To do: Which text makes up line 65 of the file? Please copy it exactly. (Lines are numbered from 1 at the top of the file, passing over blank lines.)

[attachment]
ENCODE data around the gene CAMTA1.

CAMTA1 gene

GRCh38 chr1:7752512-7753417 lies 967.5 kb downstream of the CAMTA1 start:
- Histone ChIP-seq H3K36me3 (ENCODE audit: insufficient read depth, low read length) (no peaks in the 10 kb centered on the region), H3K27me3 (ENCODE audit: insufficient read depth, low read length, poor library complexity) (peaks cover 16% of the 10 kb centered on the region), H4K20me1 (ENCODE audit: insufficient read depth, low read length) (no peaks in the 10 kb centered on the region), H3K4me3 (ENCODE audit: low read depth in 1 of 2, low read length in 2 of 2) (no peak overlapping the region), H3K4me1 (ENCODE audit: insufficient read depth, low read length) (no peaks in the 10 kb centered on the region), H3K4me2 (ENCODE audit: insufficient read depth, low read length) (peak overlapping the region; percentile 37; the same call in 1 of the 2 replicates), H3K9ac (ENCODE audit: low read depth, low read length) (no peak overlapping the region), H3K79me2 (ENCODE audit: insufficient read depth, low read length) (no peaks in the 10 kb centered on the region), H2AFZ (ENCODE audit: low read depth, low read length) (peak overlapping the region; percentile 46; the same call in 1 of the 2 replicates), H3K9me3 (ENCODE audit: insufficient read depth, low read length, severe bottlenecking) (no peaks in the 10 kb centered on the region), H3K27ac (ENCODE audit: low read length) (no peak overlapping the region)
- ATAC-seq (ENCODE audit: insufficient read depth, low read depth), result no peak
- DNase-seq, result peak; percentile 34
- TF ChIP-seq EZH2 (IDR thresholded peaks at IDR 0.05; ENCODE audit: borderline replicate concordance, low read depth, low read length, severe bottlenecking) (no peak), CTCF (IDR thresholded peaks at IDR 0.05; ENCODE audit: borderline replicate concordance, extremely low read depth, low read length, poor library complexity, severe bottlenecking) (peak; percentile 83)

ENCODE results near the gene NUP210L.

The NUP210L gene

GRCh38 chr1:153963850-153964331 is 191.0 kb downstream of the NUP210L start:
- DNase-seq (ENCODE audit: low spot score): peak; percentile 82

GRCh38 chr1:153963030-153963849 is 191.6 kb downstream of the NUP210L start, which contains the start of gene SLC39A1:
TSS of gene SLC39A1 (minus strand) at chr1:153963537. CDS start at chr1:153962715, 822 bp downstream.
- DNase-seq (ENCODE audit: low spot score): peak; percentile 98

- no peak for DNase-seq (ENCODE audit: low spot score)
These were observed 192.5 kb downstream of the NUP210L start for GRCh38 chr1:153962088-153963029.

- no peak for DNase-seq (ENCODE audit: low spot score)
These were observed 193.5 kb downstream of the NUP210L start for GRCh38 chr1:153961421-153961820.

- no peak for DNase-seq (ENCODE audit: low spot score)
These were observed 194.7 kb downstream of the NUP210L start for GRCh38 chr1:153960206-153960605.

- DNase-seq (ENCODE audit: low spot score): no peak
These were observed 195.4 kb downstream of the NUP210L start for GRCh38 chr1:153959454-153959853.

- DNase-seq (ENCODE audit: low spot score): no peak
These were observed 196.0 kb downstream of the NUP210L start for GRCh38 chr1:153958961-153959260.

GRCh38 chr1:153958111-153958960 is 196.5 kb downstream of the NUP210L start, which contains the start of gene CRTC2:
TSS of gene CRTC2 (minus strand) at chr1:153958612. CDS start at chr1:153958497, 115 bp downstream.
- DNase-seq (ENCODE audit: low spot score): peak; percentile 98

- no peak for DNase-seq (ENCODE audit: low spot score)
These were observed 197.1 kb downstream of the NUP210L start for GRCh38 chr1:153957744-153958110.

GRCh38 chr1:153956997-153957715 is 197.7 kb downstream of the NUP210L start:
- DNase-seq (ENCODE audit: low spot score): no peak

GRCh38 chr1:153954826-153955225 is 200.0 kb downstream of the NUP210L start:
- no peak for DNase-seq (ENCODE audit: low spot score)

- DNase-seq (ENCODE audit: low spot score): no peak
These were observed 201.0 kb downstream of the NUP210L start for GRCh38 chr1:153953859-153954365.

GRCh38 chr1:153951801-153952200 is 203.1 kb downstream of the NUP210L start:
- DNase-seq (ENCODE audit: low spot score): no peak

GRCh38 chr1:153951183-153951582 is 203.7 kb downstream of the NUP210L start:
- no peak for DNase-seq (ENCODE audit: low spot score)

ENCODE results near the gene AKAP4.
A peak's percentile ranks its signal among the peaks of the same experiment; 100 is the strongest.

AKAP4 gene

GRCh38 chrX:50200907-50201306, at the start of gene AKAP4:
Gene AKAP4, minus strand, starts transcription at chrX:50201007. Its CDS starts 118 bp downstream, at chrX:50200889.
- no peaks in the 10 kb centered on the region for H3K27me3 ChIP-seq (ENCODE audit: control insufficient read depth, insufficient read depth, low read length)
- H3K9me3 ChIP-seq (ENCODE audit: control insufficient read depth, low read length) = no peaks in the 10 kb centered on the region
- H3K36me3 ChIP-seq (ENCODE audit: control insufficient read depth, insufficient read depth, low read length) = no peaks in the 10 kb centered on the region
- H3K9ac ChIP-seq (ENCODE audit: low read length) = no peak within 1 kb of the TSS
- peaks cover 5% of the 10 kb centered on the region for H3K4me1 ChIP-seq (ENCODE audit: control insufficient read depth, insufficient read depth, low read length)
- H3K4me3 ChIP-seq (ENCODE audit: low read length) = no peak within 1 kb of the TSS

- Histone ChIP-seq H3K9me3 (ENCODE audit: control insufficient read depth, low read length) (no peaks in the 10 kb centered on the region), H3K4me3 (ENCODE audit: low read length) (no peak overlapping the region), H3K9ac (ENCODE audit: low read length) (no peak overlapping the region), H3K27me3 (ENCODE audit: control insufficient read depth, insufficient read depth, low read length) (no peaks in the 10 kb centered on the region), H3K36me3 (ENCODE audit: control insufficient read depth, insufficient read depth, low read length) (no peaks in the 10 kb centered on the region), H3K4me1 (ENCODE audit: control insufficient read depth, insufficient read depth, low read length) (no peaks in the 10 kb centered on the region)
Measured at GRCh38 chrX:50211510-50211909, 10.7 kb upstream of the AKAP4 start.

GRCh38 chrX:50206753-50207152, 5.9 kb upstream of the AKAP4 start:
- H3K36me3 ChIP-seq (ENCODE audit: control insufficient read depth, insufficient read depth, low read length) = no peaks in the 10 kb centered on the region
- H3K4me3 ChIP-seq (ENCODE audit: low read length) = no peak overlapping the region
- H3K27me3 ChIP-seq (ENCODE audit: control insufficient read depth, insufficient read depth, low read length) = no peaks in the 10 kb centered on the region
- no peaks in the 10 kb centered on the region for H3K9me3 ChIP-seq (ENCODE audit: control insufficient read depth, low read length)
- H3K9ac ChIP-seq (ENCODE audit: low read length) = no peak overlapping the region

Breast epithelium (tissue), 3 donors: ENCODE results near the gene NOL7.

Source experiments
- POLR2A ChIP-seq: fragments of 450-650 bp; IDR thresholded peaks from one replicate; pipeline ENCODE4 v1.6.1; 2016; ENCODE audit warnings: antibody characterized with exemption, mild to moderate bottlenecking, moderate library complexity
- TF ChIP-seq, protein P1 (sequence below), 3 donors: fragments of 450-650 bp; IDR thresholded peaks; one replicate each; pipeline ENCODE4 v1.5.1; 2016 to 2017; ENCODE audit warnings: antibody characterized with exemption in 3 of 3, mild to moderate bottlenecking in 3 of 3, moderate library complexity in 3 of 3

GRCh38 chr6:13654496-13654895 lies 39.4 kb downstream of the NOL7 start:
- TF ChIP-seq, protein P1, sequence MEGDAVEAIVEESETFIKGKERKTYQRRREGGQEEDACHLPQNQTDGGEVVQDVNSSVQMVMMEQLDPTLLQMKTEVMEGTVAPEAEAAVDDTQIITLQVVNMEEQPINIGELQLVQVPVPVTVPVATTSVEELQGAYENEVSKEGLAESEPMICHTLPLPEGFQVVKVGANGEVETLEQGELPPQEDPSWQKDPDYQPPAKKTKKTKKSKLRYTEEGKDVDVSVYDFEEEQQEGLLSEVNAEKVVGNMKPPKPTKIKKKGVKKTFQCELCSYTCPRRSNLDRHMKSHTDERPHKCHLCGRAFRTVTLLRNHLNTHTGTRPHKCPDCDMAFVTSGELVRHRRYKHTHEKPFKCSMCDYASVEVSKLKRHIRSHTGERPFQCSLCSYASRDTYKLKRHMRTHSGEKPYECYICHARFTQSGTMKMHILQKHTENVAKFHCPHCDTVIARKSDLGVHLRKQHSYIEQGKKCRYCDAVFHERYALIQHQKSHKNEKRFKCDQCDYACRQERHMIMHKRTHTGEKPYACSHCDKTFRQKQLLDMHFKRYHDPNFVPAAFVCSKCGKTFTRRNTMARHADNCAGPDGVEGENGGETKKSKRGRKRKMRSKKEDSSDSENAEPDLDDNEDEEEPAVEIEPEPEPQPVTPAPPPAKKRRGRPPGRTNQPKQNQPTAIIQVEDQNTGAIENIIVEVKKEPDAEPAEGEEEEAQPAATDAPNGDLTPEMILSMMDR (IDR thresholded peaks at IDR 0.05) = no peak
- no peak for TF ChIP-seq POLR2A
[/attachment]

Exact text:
- no peak for TF ChIP-seq POLR2A